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  17. Analogia and ens rationis.Jacqueline Lagrée - 2019 - In Jack Stetter & Charles Ramond (eds.), Spinoza in Twenty-First-Century American and French Philosophy: Metaphysics, Philosophy of Mind, Moral and Political Philosophy. London: Bloomsbury Academic.
  18. Spinoza on beings of reason [entia rationis] and the analogical imagination.Michael A. Rosenthal - 2019 - In Jack Stetter & Charles Ramond (eds.), Spinoza in Twenty-First-Century American and French Philosophy: Metaphysics, Philosophy of Mind, Moral and Political Philosophy. London: Bloomsbury Academic.
  19. Spinoza on Reason, Passions, and the Supreme Good.Andrea Sangiacomo - 2019 - Oxford, United Kingdom: Oxford University Press.
    Andrea Sangiacomo offers a new understanding of Spinoza's moral philosophy, how his views significantly evolved over time, and how he himself struggled during his career to develop a theory that could speak to human beings as they actually are--imperfect, passionate, and often not very rational.
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  20. The knowledge of good and bad.Lorenzo Vinciguerra - 2019 - In Jack Stetter & Charles Ramond (eds.), Spinoza in Twenty-First-Century American and French Philosophy: Metaphysics, Philosophy of Mind, Moral and Political Philosophy. London: Bloomsbury Academic.
  21. Necessity and Nature in Spinoza's Philosophy.Don Garrett - 2018 - New York, NY: Oxford University Press.
  22. Spinoza and the Cunning of Imagination.Eugene Garver - 2018 - London: University of Chicago Press.
    Spinoza’s Ethics, and its project of proving ethical truths through the geometric method, have attracted and challenged readers for more than three hundred years. In Spinoza and the Cunning of Imagination, Eugene Garver uses the imagination as a guiding thread to this work. Other readers have looked at the imagination to account for Spinoza’s understanding of politics and religion, but this is the first inquiry to see it as central to the Ethics as a whole—imagination as a quality to be (...)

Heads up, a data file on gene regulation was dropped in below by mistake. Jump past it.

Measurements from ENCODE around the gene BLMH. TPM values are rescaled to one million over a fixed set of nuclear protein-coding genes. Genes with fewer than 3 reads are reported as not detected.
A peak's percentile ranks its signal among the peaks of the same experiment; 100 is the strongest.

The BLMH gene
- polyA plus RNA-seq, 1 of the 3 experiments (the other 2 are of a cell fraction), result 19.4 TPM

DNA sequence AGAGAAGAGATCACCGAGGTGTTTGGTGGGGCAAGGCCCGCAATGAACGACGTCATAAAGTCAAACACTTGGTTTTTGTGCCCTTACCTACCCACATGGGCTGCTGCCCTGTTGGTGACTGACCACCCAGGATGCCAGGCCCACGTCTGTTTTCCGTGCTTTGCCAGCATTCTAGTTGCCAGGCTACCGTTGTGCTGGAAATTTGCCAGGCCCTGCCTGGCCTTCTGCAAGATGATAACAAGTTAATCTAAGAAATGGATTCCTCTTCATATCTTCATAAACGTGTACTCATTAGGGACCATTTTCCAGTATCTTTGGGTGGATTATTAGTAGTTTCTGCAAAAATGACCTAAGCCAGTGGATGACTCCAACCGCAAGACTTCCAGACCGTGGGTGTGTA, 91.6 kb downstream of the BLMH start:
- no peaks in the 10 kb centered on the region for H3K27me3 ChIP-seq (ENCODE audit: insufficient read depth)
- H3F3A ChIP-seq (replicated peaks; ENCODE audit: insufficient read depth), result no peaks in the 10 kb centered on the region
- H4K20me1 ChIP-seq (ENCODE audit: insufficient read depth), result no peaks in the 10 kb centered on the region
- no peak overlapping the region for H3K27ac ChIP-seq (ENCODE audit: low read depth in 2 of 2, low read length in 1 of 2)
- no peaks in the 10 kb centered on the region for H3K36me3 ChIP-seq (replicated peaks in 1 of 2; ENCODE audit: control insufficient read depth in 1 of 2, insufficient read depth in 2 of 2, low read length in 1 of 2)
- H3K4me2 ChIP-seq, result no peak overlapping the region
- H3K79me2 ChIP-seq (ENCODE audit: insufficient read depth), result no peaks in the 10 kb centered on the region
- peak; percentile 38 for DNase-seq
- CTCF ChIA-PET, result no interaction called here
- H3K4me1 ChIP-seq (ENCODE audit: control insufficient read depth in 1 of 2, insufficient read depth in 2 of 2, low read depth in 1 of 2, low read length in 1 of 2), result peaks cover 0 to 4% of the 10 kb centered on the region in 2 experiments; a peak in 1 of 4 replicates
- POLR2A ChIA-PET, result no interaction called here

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  23. Reason and body in Spinoza's Metaphysics.Michael LeBuffe - 2018 - In Beth Lord (ed.), Spinoza’s Philosophy of Ratio. Edinburgh University Press. pp. 19-32.
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  24. Nulla accommodatio: la razón y la fe en la hermenéutica de Spinoza.Mario Narváez - 2018 - Tópicos 36:55-70.
    En su famoso Tratado Teológico-Político, Spinoza ofrece un método de interpretación de las Escrituras con la finalidad de que, a través de su aplicación, el lector pueda capturar objetivamente el sentido de los textos y de ese modo no incurrir en el mismo error que los teólogos y filósofos cristianos o judíos que confunden el ámbito de la fe con el ámbito de la razón. Ahora bien, en la medida en que leemos los textos sagrados y los interpretamos utilizando el (...)
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  25. [SK] Rozumnosť ako prirodzenosť: ideál humanity v dielach Barucha Spinozu.Michaela Petrufova Joppova - 2017 - In Vasil Gluchman (ed.), Etické myslenie minulosti a súčasnosti. Etika v minulosti - minulosť v etike / Ethical Thinking Past & Present. Ethics in the Past - the Past in Ethics. pp. 93-104.
    Baruch Spinoza (1632-1677) is considered to be one of the most prominent representatives of traditional European humanism and liberalism. In the next breath, however, we might add that his humanism was a form of modern humanism, which often uncritically overestimated human capacities and capabilities, leading to many ideological, but also practical failures of humanity. This paper aims to reevaluate Spinoza's rationalist model of human nature in the context of the "shared" rational nature of humans, which is characterized by a broadly (...)
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  26. Spinoza on Reason.Michael LeBuffe - 2017 - Oxford, New York: Oxford University Press.
    Michael LeBuffe explains claims about reason in Spinoza's metaphysics, theory of mind, ethics, and politics. He emphasizes the extent to which different claims build upon one another so contribute to the systematic coherence of Spinoza's philosophy.
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  27. A fresh look on the role of the second kind of knowledge in Spinoza’s Ethics.Oliver Istvan Toth - 2017 - Hungarian Philosophical Review (2):37-56.